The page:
Shearwater - Rook7. Shearwater – Rook (Buy It)

Highlight: “Rooks” (Download) https://songsaboutradios.files.wordpress.com/2009/01/02-rooks.mp3″

When the swallows fell from the eaves and the gulls from the spires / and starlings in the millions will feed on the ground where they lie / the ambulance men said there’s nowhere to flee for your life / so we stayed inside / and we’ll sleep until the world of man is paralyzed

Rook (n.): a slight, fragile thing, harbinger of storms, that, when surrounded by other slight, fragile things, speaks for its life, lest it be torn to pieces in a cacophonous flutter of black wings

Among the slight, fragile things on this album are a harp, a glockenspiel, a dulcimer, various woodwinds, a piano, and the trembling voice of an ornithologist who once sang with Okkervil River.

The Walkmen - You & Me6. The Walkmen – You & Me (Buy It)

Highlight: “On the Water” (Download) https://songsaboutradios.files.wordpress.com/2009/01/03-on-the-water.mp3″

So here’s one to the pigeons / And the tugboats on the river / Here’s one to you / For walking in my shoes

You & Me is, for the Walkmen, the equivalent of what happens when you stand next to your TV antenna at the exact right angle so that the static clears and the picture finally comes in clearly. Oh, so this is what they’re supposed to sound like! Strip away the haze of Everyone Who Pretended to Like Me Is Gone‘s merry-go-round pianos and the bitter sting of Bows + Arrows‘s angular fuzz and it’s suddenly clear that what made those albums great wasn’t their post-punk pretensions, but the straight-up rock chops underneath. Cleaned up and allowed to resonate, the Walkmen’s guitars and organs take on a new gravity, while Hamilton Leithauser’s characteristic dry-throated howls, seething with a singular choked-back bitterness, add a road-weary resignation to lyrics of well-traveled loneliness and disillusionment. In addition, Matt Barrick once again proves himself one of rock’s best contemporary drummers as the Walkmen work waltzes into rock & roll and mine deceptively simple, plodding melodies for the weighty anticlimaxes they portend and struggle to restrain.

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6 responses

22 01 2009
Eric

I think you really hit the nail on the head with the Nick Cave album. Its a really awesomely filthy album, not sexually filthy (although it is that too, kind of), but just nihilistic. I guess “profane” is the word for it.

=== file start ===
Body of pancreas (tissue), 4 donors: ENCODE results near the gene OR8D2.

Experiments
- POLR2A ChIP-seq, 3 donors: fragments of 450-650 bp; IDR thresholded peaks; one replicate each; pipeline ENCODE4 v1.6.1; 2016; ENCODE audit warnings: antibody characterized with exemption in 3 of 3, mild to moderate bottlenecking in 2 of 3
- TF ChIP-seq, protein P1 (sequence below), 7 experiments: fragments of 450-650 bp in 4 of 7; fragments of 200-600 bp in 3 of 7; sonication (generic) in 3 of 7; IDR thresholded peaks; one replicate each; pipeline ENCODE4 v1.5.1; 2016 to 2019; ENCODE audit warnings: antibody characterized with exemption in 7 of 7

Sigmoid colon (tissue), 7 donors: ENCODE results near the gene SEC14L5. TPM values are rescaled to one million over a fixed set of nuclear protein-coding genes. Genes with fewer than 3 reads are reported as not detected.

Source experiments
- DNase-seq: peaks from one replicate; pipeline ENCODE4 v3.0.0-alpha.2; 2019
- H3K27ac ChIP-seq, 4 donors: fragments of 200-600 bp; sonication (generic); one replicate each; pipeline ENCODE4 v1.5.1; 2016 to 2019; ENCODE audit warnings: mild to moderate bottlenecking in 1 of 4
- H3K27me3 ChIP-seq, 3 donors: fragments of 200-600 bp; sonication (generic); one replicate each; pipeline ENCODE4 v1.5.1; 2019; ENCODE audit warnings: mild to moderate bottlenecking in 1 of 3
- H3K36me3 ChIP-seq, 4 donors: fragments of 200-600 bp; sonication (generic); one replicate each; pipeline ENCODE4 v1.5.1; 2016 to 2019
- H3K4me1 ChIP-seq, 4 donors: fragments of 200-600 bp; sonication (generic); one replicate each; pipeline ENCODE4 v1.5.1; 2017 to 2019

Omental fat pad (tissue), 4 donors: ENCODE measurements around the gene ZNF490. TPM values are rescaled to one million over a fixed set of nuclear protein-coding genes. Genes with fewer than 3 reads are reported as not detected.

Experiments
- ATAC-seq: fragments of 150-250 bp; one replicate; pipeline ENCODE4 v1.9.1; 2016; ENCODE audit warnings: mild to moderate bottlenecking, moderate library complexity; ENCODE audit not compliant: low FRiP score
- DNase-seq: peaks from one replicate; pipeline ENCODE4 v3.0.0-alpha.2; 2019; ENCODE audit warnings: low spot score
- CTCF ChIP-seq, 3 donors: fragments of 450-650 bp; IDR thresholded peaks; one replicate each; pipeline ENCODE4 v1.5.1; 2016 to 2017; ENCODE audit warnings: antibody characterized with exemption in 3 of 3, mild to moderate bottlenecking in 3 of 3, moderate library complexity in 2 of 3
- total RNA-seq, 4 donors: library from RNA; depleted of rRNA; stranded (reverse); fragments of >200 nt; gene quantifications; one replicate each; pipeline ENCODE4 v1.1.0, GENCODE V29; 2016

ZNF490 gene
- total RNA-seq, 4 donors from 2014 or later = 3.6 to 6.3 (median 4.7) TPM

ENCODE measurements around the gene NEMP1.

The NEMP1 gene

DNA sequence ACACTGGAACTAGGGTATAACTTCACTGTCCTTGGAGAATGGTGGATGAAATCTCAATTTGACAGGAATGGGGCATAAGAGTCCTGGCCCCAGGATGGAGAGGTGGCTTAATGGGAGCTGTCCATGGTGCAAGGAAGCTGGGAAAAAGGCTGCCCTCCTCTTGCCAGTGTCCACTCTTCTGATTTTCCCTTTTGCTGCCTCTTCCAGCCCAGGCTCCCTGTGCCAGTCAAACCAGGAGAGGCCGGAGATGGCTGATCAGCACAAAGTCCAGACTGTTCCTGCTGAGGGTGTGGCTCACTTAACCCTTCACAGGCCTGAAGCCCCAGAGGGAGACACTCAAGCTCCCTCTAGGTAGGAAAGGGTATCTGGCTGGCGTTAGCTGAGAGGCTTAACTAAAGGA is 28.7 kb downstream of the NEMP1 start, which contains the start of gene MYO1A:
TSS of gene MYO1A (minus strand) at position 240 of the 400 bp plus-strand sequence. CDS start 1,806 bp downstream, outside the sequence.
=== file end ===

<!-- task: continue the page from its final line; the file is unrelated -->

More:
I just can’t get into Fleet Foxes. I know I’m in the minority here. Concededly, I haven’t listed to their whole album yet, but that’s because everytime I put it on, I want to turn it off. Their songs all sound like the most boring possible versions of “House of the Rising Sun.” But that’s just me.

Good list so far! Looking forward to the top 5.

22 01 2009
Matt

I’m not actively going to go to bat for Fleet Foxes, since I also think it’s overrated (as in there’s no way it should be anyone’s #1 or #2 album the year) and not terribly challenging, but it’s very pretty, and I sometimes like pretty music. If you haven’t listened to the album, I would listen for these moments:

-In Tiger Mountain Peasant Song (the song I posted), the “Dear Shadow, alive and well” part (the part I quoted), has some really rich harmonizing going on, as does the part that goes “I don’t know what I have done, I’m turning myself, to a demon”
-Your Protector is a bit darker than some of the other tracks
-The end of Oliver James, that I talk about in the post

These are places where I get little chills down my spine while listening.

Also, this needs to be said: I have been to Barnes & Nobles four times in the past two weeks to tutor a student, each time for 1 hour sessions. All four times, they played this album. I don’t mean one song. I mean playing through from the beginning. Apparently they only have two CDs in rotation…poor employees…

23 01 2009
Adam Roberts

I’d say the whole of the Fleet Foxes album is very pretty, in a Steeleye Span meets Crosby Stills and Nash sort of way. But it doesn’t drag weird and wonderful tendrils across the receptive membrane of my soul the way that Bright Blue Dream track you post, up there, does. That’s the best thing I’ve heard from your top 20 (so far, natch); and it’s an album I shall definitely be buying.

I might add: this whole countdown so far has been really fascinating: thank you for doing it. And I might add, further, I’m glad you like the Deerhunter; one of my favourites from the year.

13 02 2009
Sarah

Listening to Fleet Foxes feels like taking a shower.

13 02 2009
Matt

In a good way?

24 06 2009
I’ve Got My Hands Full All Summer Long « Zombie Public Speaking

[…] his best of 2008 post, Matt lists The Walkmen’s “You & Me” as #6 and says “Oh, so this is what […]